Here’s a strange question for you: How does your email sound?
On one hand, it’s kind of a silly question—there is no sound, email is just words on a screen. If you’re honest though, you know that you can often “hear” the other party in their email, almost as if they were speaking to you.
In creative writing, we often speak about “voice.” Voice is the author’s style, the quality that makes his or her writing unique, and which conveys the author’s attitude, personality, and character. While we don’t think about it, the same is true of our everyday business communication. We all have a voice, but is it the one we want our audience to “hear”?
When people read your email, what does your voice sound like?
Tone in our written communication matters. If we come across as too stern, or as rude, or as inappropriately informal, it can impact whether or not our reader takes the action we need, and our work gets done.
One of my co-workers recently said something interesting. “I notice that when I write emails and I’m smiling, my document has a different tone than if I’m not.” Sales people know this to be true and many of us keep a mirror on our desk. We smile before they pick up the phone and this affects the way they come across to the customer.
Some of the things that impact the tone of our email include:
- The greeting sets the tone. (we used to call it the salutation back in the day). “Dear Sir, “sounds very different from “Hi, Marlene.” Sometimes one is more appropriate than another, depending on the situation.
- How much context we give the readers impacts how it’s received. “We need this by noon” sounds very different than, “in order to meet our deadline, we have to have it by noon.” One sounds more demanding—and even ruder— than the other.
- Grammar, punctuation, and capitalization. Just as the way we dress and present ourselves can influence the way our message is perceived in person, the way we present ourselves on-screen can have a big impact on how our reader thinks of us and our message.
- Your mood shows on the screen. My co-worker is right. How you feel when you send a message is reflected in your word choice, your level of formality, and whether you use emojis or humor in your correspondence.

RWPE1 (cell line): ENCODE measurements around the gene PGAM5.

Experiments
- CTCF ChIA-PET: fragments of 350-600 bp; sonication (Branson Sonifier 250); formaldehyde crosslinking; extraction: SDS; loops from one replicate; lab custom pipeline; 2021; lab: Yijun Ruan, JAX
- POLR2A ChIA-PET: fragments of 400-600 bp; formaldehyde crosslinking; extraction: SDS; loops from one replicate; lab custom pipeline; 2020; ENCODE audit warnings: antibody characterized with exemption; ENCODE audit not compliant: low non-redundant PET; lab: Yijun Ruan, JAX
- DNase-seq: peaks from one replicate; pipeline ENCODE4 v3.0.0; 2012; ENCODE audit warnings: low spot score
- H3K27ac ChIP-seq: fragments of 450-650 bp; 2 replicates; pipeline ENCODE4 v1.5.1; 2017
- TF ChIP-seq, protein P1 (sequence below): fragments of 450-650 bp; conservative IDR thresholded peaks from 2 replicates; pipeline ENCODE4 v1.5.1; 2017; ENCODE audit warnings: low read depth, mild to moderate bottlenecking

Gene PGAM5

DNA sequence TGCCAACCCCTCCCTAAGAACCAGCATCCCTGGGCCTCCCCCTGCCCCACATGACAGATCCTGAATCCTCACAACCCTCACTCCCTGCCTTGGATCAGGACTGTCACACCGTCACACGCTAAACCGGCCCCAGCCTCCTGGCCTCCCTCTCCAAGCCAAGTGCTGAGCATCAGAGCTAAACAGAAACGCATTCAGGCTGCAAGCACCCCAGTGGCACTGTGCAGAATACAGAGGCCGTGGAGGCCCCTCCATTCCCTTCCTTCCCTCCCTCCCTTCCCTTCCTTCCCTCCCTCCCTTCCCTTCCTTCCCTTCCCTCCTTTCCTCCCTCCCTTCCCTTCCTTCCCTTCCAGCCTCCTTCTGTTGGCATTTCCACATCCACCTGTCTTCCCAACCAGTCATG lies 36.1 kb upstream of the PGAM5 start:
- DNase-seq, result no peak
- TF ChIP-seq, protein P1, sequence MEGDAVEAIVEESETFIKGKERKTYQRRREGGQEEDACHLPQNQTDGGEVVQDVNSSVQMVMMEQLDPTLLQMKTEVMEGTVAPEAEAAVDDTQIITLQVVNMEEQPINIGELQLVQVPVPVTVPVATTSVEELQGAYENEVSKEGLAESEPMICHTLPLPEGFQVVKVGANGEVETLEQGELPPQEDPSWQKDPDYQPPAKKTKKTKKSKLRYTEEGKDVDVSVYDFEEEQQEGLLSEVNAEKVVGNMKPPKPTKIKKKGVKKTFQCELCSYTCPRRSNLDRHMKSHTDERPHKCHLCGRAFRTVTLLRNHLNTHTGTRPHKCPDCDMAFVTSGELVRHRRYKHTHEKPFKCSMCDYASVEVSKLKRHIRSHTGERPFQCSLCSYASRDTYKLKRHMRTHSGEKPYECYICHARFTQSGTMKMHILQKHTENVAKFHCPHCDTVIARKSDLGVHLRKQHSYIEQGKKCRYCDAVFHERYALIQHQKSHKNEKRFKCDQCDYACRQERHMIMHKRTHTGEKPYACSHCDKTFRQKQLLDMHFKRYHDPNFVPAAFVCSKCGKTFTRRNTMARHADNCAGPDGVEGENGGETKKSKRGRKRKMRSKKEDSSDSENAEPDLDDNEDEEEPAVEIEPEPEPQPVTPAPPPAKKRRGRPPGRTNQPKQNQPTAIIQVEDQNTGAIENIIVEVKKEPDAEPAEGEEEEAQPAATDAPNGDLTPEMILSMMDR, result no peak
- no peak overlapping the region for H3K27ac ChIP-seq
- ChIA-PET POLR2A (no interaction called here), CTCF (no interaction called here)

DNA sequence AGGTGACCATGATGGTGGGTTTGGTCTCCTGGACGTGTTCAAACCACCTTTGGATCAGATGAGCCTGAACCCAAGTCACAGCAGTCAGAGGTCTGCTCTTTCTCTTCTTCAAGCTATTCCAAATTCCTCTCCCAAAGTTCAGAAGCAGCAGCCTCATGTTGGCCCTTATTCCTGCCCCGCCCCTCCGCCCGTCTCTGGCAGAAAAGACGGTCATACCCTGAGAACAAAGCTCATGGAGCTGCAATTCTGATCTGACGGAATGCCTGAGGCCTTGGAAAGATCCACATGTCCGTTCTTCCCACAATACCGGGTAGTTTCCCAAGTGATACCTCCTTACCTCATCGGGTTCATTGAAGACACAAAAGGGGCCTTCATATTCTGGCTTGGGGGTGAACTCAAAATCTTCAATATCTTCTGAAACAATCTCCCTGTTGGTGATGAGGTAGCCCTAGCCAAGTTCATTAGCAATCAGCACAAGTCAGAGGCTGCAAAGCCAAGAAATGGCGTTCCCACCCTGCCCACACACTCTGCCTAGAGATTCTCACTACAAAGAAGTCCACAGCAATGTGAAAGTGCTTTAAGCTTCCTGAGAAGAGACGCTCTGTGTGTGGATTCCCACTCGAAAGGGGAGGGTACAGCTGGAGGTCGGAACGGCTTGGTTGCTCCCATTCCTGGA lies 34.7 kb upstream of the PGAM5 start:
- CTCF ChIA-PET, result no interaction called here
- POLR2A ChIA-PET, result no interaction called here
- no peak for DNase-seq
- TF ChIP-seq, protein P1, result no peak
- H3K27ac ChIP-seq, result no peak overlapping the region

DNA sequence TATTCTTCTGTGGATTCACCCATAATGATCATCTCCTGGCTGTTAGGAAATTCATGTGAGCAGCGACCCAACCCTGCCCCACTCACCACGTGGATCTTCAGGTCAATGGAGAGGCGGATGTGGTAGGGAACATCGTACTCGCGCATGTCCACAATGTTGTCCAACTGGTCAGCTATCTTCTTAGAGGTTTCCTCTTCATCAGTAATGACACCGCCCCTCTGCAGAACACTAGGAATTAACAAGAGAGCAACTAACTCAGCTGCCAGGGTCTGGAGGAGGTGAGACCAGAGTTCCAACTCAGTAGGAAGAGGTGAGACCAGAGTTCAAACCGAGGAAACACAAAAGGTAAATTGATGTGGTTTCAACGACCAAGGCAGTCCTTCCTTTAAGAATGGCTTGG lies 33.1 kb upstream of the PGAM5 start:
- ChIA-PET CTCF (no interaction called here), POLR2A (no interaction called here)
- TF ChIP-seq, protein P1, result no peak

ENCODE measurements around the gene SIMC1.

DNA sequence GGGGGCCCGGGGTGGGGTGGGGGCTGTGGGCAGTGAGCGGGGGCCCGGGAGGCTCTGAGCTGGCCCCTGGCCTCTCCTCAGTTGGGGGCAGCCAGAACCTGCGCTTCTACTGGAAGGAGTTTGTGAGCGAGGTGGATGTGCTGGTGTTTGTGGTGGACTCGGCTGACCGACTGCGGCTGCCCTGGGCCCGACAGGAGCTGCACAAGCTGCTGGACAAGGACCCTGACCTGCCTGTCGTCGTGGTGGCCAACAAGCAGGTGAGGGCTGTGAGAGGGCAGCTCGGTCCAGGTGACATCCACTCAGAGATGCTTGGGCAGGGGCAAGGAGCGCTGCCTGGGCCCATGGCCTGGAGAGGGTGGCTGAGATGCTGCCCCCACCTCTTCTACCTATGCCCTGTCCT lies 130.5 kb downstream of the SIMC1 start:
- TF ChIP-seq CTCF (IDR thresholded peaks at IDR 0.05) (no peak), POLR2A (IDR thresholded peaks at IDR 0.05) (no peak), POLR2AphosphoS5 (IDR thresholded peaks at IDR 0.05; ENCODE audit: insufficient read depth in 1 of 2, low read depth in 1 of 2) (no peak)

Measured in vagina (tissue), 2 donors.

- Your existing relationship is a huge factor in how you sound to your reader. How well do you know and get along with your reader? If you like someone, you are likely to interpret their writing differently than if you don’t care for her or him. One of the big mistakes writers make (it happens in sales emails all the time) is to presume a relationship with the reader that doesn’t yet exist. Assuming an informal tone when the reader is not entirely comfortable with you yet may create a disconnect.
The problem with this, of course, is that we are often unaware of how our tone is received by readers. This means we must be vigilant about creating the tone we mean to create and not suffer unintended consequences. Read your email carefully before hitting “send” or “reply.” If you are concerned your message might be misinterpreted, have someone else read it over to see if that person “hears” something in our writing you don’t mean.
Email is a big part of everyone’s day to day life and shows no signs of getting less important. We’ve got a course that can help you write better emails that help you get more accomplished. Just as important, this course helps you keep your inbox organized and under control so that you can be productive in the other areas of your job that need you.
ABOUT THE AUTHOR
Co-Founder and Product Line Manager
Wayne Turmel is the co-founder and Product Line Manager for the Remote Leadership Institute. For twenty years he’s been obsessed with helping managers communicate more effectively with their teams, bosses and customers. Wayne is the author of several books that demystify communicating through technology including Meet Like You Mean It – a Leader’s Guide to Painless & Productive Virtual Meetings, 10 Steps to Successful Virtual Presentations and 6 Weeks to a Great Webinar. His work appears frequently in Management-Issues.com.
Wayne, along with Kevin Eikenberry, has co-authored the definitive book on leading remotely, The Long-Distance Leader: Rules for Remarkable Remote Leadership.